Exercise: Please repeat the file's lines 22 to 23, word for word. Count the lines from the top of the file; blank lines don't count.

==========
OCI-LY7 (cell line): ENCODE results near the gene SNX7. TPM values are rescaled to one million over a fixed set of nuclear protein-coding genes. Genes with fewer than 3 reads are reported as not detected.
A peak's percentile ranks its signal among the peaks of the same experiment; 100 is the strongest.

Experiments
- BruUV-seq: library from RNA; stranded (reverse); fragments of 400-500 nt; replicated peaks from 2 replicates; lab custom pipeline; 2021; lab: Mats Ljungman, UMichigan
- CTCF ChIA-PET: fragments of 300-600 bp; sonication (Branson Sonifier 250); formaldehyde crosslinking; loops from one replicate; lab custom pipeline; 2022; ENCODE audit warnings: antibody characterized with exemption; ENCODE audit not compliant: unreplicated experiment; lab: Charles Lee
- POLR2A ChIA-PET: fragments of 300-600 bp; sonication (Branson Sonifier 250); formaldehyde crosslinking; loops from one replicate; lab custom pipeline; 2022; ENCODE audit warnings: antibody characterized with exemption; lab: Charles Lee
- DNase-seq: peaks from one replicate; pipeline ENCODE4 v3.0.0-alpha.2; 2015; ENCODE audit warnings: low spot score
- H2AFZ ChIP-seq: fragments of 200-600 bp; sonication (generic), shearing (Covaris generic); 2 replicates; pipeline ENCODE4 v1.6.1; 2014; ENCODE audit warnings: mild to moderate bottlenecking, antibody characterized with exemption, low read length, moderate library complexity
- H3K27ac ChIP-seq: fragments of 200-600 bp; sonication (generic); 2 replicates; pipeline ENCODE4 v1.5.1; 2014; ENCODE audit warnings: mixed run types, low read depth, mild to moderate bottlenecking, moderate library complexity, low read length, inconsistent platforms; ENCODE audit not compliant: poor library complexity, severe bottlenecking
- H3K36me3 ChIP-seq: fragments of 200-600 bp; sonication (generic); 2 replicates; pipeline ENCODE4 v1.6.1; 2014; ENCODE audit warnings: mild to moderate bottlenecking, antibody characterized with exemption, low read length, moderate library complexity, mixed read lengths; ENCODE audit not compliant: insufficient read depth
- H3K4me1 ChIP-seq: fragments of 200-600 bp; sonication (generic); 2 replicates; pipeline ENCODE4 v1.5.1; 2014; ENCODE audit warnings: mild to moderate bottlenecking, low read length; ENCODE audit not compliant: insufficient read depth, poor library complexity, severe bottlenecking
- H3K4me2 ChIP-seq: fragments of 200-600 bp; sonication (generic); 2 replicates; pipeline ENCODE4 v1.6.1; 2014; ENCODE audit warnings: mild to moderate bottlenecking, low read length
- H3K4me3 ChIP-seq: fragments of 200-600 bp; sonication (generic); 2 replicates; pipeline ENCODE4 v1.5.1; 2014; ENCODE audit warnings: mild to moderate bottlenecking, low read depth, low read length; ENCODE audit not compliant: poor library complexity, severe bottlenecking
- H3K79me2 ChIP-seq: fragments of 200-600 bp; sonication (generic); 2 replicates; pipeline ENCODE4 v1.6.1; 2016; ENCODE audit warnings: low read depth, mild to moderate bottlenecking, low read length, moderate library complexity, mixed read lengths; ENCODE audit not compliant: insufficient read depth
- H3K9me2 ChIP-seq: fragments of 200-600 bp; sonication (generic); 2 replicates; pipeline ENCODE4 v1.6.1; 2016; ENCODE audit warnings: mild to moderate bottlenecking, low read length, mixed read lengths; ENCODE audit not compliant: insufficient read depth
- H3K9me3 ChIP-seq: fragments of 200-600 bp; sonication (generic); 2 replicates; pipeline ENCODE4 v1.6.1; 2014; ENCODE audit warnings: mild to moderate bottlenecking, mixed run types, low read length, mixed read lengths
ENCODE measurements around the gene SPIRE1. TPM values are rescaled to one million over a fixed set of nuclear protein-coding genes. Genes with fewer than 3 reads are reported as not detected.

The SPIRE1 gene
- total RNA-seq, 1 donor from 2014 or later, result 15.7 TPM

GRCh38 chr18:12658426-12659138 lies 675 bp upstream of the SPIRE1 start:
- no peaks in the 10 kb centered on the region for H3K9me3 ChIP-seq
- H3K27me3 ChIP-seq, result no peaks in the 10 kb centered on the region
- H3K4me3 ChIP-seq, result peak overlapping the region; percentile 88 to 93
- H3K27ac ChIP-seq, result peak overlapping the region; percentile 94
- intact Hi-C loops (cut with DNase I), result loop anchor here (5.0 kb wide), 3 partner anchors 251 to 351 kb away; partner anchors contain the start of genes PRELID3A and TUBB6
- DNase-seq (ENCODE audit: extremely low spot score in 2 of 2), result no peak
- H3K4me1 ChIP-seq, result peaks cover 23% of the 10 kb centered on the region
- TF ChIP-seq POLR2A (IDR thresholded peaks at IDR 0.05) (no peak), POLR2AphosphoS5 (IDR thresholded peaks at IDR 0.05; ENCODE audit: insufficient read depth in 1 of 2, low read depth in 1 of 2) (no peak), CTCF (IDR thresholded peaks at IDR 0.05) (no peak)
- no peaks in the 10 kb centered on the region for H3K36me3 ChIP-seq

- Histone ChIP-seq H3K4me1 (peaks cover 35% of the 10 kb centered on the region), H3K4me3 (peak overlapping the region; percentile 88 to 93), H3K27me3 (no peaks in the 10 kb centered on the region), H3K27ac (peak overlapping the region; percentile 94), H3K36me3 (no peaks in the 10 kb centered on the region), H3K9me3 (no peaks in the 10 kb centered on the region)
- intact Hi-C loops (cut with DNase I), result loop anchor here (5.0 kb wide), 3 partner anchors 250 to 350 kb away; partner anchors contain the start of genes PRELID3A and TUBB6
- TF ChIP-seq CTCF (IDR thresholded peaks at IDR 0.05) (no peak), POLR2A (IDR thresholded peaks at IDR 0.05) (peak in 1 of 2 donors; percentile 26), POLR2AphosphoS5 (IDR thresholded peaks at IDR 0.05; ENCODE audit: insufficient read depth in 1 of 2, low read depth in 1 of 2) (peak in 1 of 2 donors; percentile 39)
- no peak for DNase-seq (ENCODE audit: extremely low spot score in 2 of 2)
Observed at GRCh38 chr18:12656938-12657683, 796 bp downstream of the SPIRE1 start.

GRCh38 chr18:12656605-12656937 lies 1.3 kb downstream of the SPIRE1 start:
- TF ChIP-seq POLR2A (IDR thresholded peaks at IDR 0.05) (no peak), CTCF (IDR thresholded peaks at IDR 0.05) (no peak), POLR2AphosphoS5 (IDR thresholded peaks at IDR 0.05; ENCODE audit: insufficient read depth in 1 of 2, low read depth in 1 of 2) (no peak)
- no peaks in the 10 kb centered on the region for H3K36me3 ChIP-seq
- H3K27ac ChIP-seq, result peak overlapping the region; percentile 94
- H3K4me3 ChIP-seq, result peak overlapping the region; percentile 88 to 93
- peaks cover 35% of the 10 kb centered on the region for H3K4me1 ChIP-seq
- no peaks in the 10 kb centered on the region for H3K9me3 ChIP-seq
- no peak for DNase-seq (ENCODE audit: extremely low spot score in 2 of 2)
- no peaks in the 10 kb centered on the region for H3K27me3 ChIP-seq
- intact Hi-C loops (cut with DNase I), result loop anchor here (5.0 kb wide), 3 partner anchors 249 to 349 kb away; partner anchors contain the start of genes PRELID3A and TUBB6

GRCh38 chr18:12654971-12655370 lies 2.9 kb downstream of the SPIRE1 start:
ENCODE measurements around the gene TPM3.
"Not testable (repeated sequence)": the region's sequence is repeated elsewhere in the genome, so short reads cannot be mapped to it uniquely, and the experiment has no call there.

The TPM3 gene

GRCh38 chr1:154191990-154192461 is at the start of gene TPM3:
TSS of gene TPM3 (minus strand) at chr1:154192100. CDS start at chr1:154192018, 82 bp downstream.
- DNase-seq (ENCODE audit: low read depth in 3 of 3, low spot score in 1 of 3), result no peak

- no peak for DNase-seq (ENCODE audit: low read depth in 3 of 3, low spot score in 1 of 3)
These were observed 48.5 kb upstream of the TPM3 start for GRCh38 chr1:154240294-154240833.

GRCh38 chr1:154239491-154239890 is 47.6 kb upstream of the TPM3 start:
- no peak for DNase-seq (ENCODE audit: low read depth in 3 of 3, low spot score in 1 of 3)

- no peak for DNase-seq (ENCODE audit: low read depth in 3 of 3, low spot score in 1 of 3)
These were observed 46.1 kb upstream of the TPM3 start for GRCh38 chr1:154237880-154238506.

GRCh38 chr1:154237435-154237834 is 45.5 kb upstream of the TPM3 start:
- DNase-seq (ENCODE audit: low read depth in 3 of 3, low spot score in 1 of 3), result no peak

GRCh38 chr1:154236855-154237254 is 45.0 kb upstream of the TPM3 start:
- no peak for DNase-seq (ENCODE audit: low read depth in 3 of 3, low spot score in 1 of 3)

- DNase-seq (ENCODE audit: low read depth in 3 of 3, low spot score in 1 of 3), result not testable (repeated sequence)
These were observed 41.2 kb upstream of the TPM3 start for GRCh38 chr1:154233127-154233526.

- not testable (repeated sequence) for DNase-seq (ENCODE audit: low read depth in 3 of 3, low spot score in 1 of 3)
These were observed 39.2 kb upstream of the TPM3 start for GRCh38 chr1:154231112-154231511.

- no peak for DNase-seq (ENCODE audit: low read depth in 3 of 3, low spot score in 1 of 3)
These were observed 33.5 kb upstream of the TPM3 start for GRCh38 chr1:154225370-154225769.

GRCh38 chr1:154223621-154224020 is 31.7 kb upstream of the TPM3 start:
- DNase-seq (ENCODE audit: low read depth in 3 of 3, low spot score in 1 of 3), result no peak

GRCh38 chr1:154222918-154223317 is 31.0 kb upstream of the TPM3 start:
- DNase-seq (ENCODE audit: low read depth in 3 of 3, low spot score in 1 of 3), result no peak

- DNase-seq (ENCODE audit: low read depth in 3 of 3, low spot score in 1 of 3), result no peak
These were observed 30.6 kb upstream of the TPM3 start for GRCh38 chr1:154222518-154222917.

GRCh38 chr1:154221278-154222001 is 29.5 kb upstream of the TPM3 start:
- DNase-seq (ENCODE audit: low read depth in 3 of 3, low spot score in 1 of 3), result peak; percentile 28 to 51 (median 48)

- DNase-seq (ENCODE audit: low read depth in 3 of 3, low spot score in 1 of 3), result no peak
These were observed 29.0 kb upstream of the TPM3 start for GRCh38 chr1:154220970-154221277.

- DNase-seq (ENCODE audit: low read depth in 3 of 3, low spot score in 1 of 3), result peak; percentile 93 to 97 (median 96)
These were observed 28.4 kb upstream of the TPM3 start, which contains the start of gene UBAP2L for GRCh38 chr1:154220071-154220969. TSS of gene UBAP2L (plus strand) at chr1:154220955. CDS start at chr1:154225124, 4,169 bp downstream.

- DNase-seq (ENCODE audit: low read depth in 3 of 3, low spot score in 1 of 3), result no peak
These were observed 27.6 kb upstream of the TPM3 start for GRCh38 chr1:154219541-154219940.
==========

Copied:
- H3K27me3 ChIP-seq, result no peaks in the 10 kb centered on the region
- H3K4me3 ChIP-seq, result peak overlapping the region; percentile 88 to 93